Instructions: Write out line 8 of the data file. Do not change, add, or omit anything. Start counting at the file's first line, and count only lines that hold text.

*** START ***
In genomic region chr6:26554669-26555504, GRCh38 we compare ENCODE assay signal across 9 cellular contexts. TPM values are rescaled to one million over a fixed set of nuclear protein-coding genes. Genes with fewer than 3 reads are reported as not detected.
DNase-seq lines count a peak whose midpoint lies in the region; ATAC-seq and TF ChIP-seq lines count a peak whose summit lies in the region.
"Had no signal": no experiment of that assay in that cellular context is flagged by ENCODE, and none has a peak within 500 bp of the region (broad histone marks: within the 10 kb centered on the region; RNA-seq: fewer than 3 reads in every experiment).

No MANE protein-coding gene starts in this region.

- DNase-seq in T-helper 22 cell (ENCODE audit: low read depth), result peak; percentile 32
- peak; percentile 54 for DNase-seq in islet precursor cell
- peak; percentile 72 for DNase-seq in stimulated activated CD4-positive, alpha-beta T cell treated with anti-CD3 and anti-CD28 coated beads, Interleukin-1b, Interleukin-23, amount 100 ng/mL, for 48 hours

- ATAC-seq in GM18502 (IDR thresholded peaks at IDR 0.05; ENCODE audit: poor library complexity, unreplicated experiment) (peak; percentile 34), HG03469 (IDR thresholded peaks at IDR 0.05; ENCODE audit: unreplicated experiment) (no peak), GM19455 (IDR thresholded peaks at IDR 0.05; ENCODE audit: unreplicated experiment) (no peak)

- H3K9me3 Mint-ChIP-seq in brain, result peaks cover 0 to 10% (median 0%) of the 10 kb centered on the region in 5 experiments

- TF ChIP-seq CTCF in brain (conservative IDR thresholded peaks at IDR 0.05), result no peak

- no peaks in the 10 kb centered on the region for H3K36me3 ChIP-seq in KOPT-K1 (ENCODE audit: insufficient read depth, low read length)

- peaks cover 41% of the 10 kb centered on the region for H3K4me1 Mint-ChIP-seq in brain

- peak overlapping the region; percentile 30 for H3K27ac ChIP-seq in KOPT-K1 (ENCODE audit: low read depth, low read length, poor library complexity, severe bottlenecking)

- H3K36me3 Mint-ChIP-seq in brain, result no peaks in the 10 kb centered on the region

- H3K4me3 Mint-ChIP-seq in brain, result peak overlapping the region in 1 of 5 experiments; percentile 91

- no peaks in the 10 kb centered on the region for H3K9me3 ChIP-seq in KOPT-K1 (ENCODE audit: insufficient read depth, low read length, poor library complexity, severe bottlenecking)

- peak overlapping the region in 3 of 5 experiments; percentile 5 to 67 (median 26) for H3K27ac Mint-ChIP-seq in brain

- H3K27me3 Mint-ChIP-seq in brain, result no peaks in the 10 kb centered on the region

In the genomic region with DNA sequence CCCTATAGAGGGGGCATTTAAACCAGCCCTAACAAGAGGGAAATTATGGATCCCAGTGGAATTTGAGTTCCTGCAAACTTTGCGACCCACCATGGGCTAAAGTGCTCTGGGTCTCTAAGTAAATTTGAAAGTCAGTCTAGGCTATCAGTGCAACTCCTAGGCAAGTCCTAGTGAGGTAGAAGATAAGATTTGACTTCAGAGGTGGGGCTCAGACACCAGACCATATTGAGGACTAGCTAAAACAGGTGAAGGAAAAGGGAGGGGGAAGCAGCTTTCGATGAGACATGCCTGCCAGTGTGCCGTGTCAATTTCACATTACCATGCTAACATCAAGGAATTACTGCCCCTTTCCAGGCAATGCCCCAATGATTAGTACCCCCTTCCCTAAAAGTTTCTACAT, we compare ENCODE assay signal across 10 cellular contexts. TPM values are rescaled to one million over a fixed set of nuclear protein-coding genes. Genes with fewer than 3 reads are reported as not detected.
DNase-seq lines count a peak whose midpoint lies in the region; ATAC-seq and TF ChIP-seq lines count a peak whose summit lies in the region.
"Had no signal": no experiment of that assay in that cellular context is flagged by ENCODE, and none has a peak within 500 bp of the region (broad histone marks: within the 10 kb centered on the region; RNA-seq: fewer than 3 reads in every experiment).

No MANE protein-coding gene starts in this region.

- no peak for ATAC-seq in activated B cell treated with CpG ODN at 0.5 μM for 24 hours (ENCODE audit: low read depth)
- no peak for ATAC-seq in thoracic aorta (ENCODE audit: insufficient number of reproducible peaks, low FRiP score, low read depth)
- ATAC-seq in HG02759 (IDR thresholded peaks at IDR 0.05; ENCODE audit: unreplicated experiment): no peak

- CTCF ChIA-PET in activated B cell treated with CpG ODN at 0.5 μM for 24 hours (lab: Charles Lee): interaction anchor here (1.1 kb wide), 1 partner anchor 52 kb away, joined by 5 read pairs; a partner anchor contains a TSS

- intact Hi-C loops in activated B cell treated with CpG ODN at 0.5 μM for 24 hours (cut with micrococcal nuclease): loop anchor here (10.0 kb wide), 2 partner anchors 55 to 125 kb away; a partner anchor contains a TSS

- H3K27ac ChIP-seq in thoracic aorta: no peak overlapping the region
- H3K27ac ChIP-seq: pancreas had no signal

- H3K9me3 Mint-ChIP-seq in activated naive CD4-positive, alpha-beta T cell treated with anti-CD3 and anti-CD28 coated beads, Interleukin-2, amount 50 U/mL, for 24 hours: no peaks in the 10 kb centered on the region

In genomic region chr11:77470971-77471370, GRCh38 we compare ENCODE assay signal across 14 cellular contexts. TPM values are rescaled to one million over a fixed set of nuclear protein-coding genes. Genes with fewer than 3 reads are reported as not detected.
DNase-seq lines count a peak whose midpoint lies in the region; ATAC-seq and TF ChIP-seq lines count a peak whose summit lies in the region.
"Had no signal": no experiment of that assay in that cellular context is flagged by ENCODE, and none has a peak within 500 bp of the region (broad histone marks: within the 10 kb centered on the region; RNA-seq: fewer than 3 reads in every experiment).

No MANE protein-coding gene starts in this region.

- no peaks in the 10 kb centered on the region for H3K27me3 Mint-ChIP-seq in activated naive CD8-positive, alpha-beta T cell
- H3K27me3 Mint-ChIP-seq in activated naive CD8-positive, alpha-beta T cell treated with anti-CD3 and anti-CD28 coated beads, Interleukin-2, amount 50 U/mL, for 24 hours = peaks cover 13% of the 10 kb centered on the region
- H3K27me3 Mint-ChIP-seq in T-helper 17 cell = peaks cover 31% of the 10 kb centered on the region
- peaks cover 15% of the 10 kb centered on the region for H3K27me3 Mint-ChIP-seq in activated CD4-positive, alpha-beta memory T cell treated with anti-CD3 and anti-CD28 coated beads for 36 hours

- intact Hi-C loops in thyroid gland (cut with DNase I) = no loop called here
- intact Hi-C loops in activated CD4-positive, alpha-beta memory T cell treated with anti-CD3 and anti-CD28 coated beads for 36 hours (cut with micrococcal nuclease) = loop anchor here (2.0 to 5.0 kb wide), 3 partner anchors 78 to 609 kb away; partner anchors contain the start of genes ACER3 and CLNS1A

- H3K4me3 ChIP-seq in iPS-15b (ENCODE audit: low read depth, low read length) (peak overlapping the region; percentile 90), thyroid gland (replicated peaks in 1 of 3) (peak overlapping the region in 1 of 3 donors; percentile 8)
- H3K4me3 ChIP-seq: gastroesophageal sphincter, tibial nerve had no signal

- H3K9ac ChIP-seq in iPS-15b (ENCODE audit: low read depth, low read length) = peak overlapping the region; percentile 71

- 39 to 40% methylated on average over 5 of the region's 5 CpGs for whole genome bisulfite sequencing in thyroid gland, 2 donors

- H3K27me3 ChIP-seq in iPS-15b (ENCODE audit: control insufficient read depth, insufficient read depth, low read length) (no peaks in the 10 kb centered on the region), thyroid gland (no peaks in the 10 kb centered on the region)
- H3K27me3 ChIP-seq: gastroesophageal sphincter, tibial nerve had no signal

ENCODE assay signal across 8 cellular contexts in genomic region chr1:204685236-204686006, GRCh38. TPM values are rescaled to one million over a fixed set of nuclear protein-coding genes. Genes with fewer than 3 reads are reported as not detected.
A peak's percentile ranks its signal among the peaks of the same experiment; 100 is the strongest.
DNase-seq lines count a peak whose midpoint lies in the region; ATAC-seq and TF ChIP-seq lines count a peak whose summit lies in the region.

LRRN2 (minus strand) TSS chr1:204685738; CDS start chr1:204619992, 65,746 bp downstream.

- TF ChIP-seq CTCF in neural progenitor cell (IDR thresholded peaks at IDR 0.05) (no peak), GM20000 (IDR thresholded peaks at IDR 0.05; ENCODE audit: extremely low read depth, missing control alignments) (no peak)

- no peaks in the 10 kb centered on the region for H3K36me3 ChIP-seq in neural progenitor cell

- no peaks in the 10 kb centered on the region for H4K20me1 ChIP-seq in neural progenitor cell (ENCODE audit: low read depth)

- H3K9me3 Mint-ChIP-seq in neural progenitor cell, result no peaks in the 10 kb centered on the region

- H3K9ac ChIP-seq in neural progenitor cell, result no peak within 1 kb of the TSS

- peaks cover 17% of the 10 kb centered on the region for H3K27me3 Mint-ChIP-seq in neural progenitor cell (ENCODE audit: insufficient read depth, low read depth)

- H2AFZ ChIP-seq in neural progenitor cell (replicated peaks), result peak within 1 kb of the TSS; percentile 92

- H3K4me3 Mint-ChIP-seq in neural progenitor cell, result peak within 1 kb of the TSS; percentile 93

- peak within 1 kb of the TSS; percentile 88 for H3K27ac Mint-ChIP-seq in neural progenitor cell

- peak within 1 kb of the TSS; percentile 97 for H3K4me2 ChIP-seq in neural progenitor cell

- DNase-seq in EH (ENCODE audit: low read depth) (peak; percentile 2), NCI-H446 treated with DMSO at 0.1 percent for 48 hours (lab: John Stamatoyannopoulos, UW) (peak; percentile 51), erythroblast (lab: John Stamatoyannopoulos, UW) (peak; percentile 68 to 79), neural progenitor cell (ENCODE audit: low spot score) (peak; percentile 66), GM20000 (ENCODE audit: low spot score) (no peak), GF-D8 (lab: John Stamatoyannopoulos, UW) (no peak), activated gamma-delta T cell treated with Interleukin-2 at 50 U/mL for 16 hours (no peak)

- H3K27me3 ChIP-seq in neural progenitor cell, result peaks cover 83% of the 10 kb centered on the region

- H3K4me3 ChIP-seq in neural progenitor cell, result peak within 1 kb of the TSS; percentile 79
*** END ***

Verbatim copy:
- ATAC-seq in GM18502 (IDR thresholded peaks at IDR 0.05; ENCODE audit: poor library complexity, unreplicated experiment) (peak; percentile 34), HG03469 (IDR thresholded peaks at IDR 0.05; ENCODE audit: unreplicated experiment) (no peak), GM19455 (IDR thresholded peaks at IDR 0.05; ENCODE audit: unreplicated experiment) (no peak)